The Rosarito-Ensenada Bicycle Ride is the reason that like clockwork I will return annually to Southern California from wherever I may live at the time, to inconvenience my friends in Long Beach and drive into Tijuana with an obnoxious gaggle of bicycles strapped to the trunk of an overpacked car and proceed to stuff my face with mariscos and parade my bike for fifty miles down the coast of Mexico with a few thousand like minded individuals.
Last year, this trip began with a drive to from Chicago to California which not so coincidentally began on my last day as a Chicago resident. After riding the race and abandoning my car in Long Beach for an impulsive last minute flight to South Korea, I found myself almost-living in Miami and then for-real-living in New York- which happened to be the beginning point for this year’s pilgrimage.
This year was actually quite the grown up pilgrimage. I flew non-stop from JFK to LAX, with my entire bicycle disassembled and crammed into a cardboard box designed to hold two wheels without the rest of a bicycle (this is the least grown up detail of this story), in order to circumvent American Airlines’ outrageous $150 per leg bicycle fee. After a few typical days (friends, beers, tacos, beach, hamburgers, bars) in Long Beach, we rented a rather ill-fated Nissan Versa from Hertz at Long Beach Airport, piled it with bikes, and drove it clean across the busiest (and most scandalous) international border crossing in the world to the Hotel San Nicolas Casino in Ensenada.
The ride was outstanding as usual. The morning was cool and hazy, with the sun coming out and the air warming just as the route cut inland to head up the big hill- the top of which being the location where the day took a brief turn for the worst. I’d been shooting photos of the ride on somewhat* of an assignment for certain publications, and I’d made sure to have my camera out while riding to shoot from the first person when conditions would permit. Unfortunately conditions ceased to permit at the top of the hill as a rogue gust of wind sent me grabbing for my handlebars and my Leica (RIP) to the pavement of Baja Highway 1 and under a stampede of cyclists. Needless to say there is a noticeable gap in my coverage of the ride.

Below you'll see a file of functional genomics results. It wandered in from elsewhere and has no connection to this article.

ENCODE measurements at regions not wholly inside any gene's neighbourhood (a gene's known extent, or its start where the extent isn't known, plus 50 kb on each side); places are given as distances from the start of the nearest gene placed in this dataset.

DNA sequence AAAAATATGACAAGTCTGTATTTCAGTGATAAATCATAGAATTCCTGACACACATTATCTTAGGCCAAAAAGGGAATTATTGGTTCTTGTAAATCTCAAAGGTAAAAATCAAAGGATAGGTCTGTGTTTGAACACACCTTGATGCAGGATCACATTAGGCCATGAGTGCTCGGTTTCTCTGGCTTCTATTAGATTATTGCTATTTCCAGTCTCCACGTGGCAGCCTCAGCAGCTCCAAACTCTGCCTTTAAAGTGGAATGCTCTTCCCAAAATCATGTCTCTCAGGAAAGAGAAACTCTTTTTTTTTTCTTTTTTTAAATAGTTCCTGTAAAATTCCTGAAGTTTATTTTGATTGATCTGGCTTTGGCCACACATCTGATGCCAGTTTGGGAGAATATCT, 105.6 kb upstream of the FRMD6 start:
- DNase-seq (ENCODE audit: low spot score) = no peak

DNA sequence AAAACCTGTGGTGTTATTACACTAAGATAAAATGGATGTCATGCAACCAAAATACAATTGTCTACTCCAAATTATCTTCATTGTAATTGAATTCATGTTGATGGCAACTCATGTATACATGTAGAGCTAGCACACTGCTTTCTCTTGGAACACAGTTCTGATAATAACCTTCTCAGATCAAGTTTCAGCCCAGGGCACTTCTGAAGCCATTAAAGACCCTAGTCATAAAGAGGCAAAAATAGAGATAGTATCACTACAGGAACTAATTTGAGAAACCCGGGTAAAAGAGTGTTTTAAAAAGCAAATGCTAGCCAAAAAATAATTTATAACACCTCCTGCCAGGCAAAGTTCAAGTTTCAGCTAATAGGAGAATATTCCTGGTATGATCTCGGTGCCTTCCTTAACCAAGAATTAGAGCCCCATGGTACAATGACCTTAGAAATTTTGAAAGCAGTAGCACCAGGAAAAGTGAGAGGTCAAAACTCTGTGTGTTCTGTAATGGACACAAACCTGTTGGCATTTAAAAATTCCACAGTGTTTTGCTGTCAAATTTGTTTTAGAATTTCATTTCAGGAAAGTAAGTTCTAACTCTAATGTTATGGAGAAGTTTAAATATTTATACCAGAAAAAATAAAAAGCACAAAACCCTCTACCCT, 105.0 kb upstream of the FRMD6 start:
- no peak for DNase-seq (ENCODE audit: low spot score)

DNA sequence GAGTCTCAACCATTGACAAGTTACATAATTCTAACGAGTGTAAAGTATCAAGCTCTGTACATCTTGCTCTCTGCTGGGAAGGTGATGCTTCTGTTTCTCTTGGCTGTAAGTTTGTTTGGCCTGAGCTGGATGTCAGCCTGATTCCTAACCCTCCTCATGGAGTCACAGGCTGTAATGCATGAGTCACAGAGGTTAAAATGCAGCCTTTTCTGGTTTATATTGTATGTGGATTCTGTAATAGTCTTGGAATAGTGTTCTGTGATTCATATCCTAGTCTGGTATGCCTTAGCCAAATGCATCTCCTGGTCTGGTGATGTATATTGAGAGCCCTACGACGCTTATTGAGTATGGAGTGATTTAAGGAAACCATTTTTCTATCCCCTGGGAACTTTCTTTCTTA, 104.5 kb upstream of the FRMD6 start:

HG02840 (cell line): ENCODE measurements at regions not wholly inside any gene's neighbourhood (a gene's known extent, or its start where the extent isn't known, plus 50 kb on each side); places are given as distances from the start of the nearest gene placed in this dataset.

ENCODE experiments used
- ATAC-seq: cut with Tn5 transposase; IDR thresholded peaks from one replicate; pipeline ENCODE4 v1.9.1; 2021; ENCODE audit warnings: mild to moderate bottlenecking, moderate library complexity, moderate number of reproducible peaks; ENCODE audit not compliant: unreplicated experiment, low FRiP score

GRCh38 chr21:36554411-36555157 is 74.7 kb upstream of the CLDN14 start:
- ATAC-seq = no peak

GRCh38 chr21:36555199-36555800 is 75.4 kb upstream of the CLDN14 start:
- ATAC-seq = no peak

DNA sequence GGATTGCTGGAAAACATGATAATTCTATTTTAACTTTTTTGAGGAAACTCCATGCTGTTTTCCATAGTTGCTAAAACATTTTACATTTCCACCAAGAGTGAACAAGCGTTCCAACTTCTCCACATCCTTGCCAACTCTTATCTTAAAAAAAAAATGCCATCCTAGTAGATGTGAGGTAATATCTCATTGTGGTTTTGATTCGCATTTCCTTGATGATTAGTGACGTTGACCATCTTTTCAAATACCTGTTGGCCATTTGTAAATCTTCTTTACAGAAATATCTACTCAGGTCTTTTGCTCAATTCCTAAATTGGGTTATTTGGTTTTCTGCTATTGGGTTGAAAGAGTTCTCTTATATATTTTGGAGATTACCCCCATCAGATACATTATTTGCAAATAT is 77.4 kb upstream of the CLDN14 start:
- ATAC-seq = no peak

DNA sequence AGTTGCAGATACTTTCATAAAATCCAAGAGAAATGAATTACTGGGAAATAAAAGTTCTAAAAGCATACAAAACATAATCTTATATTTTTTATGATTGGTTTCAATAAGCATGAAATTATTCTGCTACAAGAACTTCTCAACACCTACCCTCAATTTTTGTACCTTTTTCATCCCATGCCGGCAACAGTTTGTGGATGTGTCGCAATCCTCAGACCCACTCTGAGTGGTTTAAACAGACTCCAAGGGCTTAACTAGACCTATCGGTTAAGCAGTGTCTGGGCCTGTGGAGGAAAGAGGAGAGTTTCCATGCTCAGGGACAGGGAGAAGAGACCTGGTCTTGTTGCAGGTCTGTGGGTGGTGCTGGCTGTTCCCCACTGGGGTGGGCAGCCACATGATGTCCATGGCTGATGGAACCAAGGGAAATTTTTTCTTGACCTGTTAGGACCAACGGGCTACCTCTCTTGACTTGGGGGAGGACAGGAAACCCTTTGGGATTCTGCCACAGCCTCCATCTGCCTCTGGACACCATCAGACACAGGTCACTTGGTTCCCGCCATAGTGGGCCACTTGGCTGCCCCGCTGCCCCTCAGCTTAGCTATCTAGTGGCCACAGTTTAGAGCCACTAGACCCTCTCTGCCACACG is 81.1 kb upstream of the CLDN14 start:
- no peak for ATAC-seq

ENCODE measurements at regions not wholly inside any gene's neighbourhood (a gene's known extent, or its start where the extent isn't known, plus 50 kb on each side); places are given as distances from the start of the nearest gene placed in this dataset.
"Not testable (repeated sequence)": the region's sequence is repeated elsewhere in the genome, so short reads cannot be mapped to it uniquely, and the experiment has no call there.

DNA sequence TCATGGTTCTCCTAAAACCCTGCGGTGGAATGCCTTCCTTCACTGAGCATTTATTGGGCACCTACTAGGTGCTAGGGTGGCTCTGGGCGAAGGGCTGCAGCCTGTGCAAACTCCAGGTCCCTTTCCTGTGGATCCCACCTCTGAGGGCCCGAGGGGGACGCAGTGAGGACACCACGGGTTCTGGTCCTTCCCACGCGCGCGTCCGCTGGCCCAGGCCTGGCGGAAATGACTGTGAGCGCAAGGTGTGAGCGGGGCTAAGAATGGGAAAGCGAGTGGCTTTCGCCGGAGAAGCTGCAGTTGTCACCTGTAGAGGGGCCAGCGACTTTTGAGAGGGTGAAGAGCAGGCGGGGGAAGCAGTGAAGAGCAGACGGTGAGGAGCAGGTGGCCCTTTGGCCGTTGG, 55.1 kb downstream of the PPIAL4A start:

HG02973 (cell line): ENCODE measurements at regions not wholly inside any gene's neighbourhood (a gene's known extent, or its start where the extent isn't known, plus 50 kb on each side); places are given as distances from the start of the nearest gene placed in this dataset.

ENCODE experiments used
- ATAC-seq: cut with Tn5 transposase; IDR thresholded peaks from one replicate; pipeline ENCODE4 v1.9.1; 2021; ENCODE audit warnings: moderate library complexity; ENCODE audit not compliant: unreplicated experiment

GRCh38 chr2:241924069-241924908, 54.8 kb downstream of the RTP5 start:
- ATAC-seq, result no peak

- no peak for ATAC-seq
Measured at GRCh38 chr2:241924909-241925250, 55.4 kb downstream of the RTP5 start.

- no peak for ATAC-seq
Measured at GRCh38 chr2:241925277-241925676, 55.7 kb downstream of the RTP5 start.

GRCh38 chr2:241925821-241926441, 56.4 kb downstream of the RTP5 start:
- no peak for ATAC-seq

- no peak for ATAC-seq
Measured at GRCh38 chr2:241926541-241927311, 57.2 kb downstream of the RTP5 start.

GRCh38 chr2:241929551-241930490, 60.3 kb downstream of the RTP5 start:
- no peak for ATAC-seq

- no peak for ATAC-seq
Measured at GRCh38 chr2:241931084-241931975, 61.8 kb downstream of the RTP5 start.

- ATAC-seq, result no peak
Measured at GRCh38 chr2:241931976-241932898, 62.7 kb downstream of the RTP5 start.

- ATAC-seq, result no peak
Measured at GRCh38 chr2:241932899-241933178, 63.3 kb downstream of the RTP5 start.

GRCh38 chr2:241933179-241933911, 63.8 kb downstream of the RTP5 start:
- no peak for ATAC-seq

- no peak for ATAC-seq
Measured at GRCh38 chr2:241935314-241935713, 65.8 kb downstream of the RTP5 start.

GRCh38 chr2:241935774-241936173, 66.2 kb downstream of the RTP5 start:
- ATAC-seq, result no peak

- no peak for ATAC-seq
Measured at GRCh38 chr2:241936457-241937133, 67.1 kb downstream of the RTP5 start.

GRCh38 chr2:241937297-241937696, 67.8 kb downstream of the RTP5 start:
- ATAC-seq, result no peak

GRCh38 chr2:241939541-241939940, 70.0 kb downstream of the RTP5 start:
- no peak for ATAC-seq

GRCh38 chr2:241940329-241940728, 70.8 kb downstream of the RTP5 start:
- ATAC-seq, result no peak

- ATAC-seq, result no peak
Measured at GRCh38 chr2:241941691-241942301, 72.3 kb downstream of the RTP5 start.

We finished in about 4.5 hours, which is not fast, but definitely not slow considering the break at the halfway house to eat three tacos and numerous stops for photos and one for SD Card recovery, not to mention the fact that on track bikes we can’t coast down the seven mile downhill as all the freewheel-having cyclists can. Tecates and tacos at the end were rewarding as usual, though the highlight of this year’s arrangements was definitely not having to ride a shuttle back to Rosarito after the ride. Staying in Ensenada and shuttling to the ride in the morning is absolutely the way to go.
Less than ten hours after eating the traditional celebratory hamburger(s) at In-N-Out in National City, I was on a Chicago bound flight from LAX, where my dad would be waiting to pick me up to drive to Champaign-Urbana for my brother’s graduation from college. Quite sleepy from a bike ride across Mexico followed up with a drive to Long Beach for old fashioneds at the bar on the Queen Mary and a brief nap in the back of a cab to LAX, it was quite the pleasure to sleep through the flight entirely uninterrupted. Upon my May 15th arrival in Chicago it was 39 degrees and raining ice. I stuffed my face with Portillo’s, went to sleep in my dad’s passenger seat, checked into the Holiday Inn, and proceeded to get my Illinois on for a pleasant few days before flying back to New York.
The top of this hill is where my Leica died.